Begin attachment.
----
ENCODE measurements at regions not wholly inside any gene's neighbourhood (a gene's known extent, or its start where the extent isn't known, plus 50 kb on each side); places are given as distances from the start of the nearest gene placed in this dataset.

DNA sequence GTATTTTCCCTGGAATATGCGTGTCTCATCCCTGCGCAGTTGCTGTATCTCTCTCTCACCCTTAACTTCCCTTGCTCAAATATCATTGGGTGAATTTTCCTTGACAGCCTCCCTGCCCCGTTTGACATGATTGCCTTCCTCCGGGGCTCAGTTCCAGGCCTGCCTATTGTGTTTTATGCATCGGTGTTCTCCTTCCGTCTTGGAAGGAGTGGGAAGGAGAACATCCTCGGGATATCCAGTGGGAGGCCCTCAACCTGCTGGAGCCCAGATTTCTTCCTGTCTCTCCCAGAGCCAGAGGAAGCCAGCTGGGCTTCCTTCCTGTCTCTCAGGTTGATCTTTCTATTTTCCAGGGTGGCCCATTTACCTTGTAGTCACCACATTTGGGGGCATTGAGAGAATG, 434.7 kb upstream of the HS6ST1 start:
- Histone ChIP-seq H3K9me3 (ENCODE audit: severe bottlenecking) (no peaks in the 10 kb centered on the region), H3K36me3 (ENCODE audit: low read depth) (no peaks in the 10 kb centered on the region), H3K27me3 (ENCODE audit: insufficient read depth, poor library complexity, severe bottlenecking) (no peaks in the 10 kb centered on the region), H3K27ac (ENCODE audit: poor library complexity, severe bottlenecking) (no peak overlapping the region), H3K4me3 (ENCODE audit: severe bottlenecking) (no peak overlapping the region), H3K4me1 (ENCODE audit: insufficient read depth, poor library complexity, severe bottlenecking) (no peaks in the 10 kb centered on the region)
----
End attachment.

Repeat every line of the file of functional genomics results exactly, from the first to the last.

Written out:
ENCODE measurements at regions not wholly inside any gene's neighbourhood (a gene's known extent, or its start where the extent isn't known, plus 50 kb on each side); places are given as distances from the start of the nearest gene placed in this dataset.

DNA sequence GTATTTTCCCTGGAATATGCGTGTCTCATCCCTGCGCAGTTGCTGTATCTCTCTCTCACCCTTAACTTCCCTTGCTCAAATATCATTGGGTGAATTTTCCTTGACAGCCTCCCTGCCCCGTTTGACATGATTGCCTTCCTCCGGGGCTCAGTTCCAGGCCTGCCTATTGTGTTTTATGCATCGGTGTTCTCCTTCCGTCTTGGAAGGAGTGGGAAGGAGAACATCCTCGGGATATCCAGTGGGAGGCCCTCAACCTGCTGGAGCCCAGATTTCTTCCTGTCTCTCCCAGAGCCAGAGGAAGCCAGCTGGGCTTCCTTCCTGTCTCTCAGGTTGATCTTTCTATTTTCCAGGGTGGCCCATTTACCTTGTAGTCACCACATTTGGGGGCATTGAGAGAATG, 434.7 kb upstream of the HS6ST1 start:
- Histone ChIP-seq H3K9me3 (ENCODE audit: severe bottlenecking) (no peaks in the 10 kb centered on the region), H3K36me3 (ENCODE audit: low read depth) (no peaks in the 10 kb centered on the region), H3K27me3 (ENCODE audit: insufficient read depth, poor library complexity, severe bottlenecking) (no peaks in the 10 kb centered on the region), H3K27ac (ENCODE audit: poor library complexity, severe bottlenecking) (no peak overlapping the region), H3K4me3 (ENCODE audit: severe bottlenecking) (no peak overlapping the region), H3K4me1 (ENCODE audit: insufficient read depth, poor library complexity, severe bottlenecking) (no peaks in the 10 kb centered on the region)